Children’s home plants flowers for awareness

Published 12:03 am Monday, April 27, 2015

NATCHEZ — The Natchez Children’s Home planted new flowers Friday. They’re blue and are known to spin whenever a light breeze blows.

“We planted blue pinwheels to draw awareness to national child abuse awareness month,” said Glenda Wilson, director of the Children’s Advocacy Center at the Natchez Children’s Home.

According to the National Children’s Alliance, 1,839 children in Mississippi reported abuse in 2014.

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To draw awareness to those figures, Wilson and other Children’s Home staff decided to stake pinwheels along the historic house’s outside entryway.

“April is just a month that someone nationally set aside, but I think we need to recognize that child abuse is very much alive,” Wilson said. “We need to do what we can to prevent children from having to go through abuse.”

Since establishing the Children’s Advocacy Center (CAC) at the Natchez Children’s Home in 2012, Wilson said she has seen, on average, seven to eight children a month.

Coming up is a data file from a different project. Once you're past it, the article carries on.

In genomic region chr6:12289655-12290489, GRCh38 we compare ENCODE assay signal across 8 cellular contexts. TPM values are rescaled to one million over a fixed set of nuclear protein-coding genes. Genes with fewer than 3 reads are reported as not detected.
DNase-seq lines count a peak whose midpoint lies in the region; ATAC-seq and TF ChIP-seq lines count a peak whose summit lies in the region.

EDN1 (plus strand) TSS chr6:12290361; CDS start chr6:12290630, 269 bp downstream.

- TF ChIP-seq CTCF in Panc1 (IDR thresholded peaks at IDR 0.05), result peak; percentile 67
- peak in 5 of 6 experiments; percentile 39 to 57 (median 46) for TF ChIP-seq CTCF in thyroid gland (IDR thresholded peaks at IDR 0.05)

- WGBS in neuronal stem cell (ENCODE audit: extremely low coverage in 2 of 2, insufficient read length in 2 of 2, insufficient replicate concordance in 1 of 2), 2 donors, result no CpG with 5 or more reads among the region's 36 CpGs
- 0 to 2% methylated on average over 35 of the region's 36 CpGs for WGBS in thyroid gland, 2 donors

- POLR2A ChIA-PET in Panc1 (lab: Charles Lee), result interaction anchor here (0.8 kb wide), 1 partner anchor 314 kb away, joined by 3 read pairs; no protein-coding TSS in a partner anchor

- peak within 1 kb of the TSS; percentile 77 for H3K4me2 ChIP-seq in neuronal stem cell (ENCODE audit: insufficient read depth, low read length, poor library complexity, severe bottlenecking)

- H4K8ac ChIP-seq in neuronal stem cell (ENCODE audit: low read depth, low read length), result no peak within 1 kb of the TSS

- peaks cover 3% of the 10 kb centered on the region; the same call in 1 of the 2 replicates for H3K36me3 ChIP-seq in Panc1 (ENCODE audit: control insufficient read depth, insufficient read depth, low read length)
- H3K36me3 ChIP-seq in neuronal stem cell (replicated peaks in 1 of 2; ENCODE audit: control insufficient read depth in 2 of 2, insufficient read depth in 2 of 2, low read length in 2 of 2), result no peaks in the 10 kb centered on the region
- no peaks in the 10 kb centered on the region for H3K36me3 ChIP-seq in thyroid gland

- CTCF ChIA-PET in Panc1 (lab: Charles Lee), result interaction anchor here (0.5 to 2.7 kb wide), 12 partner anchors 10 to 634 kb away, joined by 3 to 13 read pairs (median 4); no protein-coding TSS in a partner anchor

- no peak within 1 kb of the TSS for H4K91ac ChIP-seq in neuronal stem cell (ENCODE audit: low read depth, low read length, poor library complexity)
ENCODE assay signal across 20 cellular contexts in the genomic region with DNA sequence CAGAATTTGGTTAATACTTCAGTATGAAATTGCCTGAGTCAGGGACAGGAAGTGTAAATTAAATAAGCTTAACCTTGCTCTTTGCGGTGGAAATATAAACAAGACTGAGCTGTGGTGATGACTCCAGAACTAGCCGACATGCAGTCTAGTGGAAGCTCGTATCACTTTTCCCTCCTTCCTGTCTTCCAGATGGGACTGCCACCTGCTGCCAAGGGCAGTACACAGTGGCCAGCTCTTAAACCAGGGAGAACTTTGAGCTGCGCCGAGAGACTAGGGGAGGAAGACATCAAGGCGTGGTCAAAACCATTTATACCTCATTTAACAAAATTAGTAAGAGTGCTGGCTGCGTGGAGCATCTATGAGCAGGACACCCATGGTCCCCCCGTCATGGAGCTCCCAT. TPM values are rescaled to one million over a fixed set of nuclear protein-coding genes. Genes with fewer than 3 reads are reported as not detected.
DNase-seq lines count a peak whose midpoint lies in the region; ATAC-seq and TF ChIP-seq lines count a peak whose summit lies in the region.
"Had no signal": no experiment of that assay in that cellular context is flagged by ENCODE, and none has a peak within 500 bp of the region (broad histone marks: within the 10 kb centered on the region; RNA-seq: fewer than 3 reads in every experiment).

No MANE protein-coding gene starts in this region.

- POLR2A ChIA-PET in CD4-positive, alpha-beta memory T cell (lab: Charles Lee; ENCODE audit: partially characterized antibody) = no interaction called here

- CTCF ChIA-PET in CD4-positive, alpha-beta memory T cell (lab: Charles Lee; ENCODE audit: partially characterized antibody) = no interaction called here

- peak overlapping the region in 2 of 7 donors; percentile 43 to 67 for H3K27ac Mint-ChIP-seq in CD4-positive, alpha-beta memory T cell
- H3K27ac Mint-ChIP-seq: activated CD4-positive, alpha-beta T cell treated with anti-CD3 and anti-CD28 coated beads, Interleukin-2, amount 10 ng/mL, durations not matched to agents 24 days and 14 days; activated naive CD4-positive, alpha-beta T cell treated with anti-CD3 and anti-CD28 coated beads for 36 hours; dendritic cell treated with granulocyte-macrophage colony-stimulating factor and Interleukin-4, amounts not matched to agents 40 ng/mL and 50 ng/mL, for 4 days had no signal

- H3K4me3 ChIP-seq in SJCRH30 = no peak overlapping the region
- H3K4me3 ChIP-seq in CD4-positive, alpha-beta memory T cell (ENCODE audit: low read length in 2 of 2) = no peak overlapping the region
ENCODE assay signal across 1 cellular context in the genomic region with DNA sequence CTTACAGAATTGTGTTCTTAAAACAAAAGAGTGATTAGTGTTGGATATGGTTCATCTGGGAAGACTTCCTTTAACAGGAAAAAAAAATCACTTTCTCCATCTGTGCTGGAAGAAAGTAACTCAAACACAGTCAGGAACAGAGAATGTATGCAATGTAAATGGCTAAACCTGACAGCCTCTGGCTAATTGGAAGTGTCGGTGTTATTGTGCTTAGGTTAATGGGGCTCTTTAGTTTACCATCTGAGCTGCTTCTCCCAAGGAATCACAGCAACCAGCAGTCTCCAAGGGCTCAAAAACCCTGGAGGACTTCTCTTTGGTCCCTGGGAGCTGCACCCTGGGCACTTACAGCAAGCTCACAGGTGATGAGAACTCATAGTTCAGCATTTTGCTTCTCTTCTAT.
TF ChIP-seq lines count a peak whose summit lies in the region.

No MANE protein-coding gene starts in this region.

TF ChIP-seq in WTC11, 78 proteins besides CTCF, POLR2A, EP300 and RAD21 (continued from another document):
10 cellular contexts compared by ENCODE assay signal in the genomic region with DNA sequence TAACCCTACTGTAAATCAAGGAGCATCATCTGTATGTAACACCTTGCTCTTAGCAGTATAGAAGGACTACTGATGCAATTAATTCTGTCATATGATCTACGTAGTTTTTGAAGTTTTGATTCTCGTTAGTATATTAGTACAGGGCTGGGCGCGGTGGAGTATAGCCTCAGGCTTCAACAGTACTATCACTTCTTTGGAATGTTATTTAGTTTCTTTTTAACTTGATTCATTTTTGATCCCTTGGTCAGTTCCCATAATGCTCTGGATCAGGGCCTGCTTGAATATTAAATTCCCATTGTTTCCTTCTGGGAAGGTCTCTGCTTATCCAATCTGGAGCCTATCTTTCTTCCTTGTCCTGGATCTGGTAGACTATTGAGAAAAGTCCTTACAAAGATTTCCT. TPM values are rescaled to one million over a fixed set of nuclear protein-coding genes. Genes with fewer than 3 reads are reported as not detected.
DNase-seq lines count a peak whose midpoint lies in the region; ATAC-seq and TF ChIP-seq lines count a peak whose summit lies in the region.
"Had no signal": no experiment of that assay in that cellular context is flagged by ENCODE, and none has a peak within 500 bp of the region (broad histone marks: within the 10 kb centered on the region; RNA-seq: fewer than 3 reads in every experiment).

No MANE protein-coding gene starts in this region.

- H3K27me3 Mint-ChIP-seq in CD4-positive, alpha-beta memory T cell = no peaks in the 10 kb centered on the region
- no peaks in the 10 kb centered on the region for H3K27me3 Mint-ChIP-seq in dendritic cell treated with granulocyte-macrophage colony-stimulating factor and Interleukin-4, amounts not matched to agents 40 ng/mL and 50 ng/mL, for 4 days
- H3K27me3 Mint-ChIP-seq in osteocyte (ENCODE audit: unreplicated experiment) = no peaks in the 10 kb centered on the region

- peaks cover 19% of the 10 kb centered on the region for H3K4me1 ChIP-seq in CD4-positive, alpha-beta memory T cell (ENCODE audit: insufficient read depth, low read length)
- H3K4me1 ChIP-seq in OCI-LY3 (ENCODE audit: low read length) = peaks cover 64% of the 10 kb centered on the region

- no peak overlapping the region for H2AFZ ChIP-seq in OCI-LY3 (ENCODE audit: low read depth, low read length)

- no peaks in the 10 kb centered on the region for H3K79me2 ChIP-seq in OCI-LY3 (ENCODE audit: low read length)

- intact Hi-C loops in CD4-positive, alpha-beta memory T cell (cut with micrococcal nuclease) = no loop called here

“And that number is increasing,” she said.

The Natchez CAC is one of 777 centers throughout the country.

Through CAC services, children receive treatment from a multidisciplinary team. Children ages 3 to 18 are referred for forensic interviews by law enforcement or Mississippi Department of Human Services.

“After the interviews, I can’t help but think, ‘How could someone do this to a child?’ ” Wilson said.

Alethia Lawrence, a family advocate with the Children’s Home, said she hopes by increasing awareness, the community will be more proactive about ending child abuse.

“In the past, it’s been such a secretive thing,” Lawrence said. “It’s been kept inside families, so we’ve had children growing up, holding these things in. If we could identify those kids earlier who are victims of abuse, then we can start interventions that can change their lives.”

Recently, Lawrence said the CAC has implemented “Darkness to Light” — a non-profit program that provides adults with the tools and training to prevent, recognize and react responsibly to child abuse and neglect.

Outlined in the program are five steps to better protect children from abuse: learn the facts, minimize opportunity, talk about it, recognize the signs and react responsibly.

“These children, they don’t have to grow up to be victims,” Lawrence said. “They can grow up to be survivors.”